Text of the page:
What Our Office Is Recommending: School and Pediatric IBD Patients

We are getting a lot of calls from families trying to figure out what they should be doing for their children with inflammatory bowel disease in regards to school attendance.  Here is what our ICN team has developed:

School guidance during Covid pandemic:

With the flood of information in the lay and scientific media, GI Care for Kids wanted to assure that our patients and families who had children with inflammatory bowel disease (IBD), Crohn’s or ulcerative colitis, had some guidance in making important decisions about beginning the 2020-2021 school year.  Currently, research shows that just having IBD, DOES NOT put a person more at risk for acquiring (i.e. catching) coronavirus (COVID-19) infection.  In addition, research suggests that biologics (e.g. Remicade, Humira) DO NOT seem to increase the risk for more severe Covid related illnesses.

However, steroids, thiopurines (e.g. 6-MP; azathioprine, immuran) and prograf DO appear to have a larger effect on increasing risk for more severe coronavirus infection and COVID-19 disease.  Additional research is being carried out with oldest patients (e.g. > 65 years of age) who appear to be at increased risk for infection and COVID-related disease, and, other co-morbid conditions (e.g. obesity, diabetes, cardiovascular disease) being at highest risk for COVID-19 disease as well.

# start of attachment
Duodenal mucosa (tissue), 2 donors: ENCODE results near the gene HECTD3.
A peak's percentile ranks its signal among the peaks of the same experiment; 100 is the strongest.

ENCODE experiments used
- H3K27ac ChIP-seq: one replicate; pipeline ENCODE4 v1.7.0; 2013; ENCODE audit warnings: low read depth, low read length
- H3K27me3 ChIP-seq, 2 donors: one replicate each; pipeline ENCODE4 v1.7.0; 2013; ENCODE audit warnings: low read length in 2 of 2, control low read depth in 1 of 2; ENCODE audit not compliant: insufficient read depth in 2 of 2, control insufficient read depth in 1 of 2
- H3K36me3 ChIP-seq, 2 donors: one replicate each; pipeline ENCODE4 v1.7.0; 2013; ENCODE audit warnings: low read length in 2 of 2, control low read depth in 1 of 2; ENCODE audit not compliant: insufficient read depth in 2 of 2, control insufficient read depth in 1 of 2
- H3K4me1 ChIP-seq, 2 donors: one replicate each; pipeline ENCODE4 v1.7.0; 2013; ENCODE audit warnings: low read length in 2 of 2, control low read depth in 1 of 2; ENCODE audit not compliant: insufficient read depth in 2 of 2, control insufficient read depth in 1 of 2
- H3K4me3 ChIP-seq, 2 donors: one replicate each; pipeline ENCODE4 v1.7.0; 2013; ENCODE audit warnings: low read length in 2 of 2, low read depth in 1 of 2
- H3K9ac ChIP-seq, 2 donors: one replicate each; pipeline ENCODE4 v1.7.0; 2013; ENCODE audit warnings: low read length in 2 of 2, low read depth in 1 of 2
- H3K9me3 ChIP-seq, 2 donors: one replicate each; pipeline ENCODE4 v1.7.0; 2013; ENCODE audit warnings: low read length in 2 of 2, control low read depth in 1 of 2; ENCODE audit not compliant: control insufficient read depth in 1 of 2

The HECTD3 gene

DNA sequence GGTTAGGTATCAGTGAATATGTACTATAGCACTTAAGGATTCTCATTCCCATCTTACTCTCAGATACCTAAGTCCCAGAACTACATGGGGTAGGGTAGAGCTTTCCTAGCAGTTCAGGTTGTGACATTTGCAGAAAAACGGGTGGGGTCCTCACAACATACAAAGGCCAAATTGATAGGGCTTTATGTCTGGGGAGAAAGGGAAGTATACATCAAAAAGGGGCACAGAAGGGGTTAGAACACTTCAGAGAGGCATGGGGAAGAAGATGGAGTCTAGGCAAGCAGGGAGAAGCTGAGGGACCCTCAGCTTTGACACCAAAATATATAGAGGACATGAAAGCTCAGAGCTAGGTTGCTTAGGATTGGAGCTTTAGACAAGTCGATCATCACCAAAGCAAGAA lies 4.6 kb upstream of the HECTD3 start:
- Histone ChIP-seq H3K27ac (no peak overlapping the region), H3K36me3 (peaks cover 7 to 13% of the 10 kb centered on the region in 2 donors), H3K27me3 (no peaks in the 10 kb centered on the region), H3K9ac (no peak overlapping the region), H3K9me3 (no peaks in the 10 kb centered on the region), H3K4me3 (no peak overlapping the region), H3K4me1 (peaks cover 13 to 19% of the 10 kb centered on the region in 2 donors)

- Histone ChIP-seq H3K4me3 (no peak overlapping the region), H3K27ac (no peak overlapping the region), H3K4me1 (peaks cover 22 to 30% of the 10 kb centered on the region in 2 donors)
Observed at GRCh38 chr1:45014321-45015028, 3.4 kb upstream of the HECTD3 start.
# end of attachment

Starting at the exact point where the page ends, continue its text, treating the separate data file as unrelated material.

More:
All patients should practice good hand hygiene, wear masks at all times outside of the house, and observe social distancing.  If your family does not feel that return to a traditional school building is in your child’s best interest, please let us know, and we will help make sure we support you from a medical standpoint. 

For further information on the status of coronavirus in people with IBD world-wide, young or old, please go to: www.covidibd.org.

Additional information about the status of COVID-19 can be found at the following websites:


Also, this:

Facebook link (1:22 min): This is what happens when a Special Effects guy stays at home with his son during lockdown


Disclaimer: This blog, gutsandgrowth, assumes no responsibility for any use or operation of any method, product, instruction, concept or idea contained in the material herein or for any injury or damage to persons or property (whether products liability, negligence or otherwise) resulting from such use or operation. These blog posts are for educational purposes only. Specific dosing of medications (along with potential adverse effects) should be confirmed by prescribing physician.  Because of rapid advances in the medical sciences, the gutsandgrowth blog cautions that independent verification should be made of diagnosis and drug dosages. The reader is solely responsible for the conduct of any suggested test or procedure.  This content is not a substitute for medical advice, diagnosis or treatment provided by a qualified healthcare provider. Always seek the advice of your physician or other qualified health provider with any questions you may have regarding a condition